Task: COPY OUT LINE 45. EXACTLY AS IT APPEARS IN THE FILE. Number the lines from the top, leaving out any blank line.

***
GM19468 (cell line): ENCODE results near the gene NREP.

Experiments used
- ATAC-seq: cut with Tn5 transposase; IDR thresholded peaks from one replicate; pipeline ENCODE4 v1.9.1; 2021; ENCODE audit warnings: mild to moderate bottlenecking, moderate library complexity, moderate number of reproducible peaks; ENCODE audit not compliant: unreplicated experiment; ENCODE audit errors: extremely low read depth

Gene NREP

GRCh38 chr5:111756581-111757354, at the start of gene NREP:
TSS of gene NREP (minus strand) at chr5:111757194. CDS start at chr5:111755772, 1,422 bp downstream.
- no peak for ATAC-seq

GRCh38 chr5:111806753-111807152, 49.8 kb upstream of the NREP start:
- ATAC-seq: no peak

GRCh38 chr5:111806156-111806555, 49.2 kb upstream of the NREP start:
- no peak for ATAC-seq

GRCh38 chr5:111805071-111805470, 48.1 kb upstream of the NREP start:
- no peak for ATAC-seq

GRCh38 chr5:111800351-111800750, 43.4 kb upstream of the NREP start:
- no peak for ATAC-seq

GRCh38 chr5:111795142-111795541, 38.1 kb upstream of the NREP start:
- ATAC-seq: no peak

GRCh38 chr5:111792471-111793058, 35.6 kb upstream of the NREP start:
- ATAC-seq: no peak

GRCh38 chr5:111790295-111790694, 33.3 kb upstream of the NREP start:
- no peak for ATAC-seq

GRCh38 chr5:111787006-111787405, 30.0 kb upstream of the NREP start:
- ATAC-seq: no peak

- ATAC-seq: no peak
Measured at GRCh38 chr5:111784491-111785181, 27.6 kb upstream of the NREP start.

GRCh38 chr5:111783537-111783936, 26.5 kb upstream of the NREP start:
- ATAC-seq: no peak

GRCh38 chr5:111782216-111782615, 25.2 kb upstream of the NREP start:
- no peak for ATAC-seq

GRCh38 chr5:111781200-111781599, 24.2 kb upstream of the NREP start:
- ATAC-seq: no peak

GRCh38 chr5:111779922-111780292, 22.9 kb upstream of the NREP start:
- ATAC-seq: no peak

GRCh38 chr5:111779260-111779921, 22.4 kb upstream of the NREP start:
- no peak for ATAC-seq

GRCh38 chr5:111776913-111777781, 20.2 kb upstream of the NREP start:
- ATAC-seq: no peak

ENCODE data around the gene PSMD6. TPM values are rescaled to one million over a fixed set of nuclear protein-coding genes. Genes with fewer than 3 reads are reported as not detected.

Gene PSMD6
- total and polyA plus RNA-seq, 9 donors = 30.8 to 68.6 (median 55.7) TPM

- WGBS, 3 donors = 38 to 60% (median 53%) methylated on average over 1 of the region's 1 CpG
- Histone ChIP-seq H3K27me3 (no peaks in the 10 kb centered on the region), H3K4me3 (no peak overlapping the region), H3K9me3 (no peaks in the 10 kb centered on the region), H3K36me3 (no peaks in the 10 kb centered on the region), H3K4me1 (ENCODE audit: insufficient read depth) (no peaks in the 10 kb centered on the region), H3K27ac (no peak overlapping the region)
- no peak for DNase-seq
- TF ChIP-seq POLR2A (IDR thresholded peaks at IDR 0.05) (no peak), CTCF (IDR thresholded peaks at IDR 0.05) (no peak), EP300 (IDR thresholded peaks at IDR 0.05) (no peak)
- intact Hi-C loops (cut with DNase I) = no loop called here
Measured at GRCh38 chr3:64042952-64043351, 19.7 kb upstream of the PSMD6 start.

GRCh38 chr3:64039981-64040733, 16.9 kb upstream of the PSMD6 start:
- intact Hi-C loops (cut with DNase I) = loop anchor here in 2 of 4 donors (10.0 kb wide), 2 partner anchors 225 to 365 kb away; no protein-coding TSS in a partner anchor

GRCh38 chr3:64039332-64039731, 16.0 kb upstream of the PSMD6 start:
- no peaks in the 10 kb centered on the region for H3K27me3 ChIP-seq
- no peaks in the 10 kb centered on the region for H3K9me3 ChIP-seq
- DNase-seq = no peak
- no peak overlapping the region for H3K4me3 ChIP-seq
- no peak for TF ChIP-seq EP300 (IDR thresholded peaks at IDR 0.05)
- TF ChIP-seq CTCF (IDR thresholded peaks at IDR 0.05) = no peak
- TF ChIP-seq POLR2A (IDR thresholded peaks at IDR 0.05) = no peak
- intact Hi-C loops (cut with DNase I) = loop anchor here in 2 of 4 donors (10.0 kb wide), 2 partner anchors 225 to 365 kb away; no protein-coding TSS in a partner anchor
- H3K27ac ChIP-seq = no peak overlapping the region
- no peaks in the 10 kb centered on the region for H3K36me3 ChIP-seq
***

- intact Hi-C loops (cut with DNase I) = no loop called here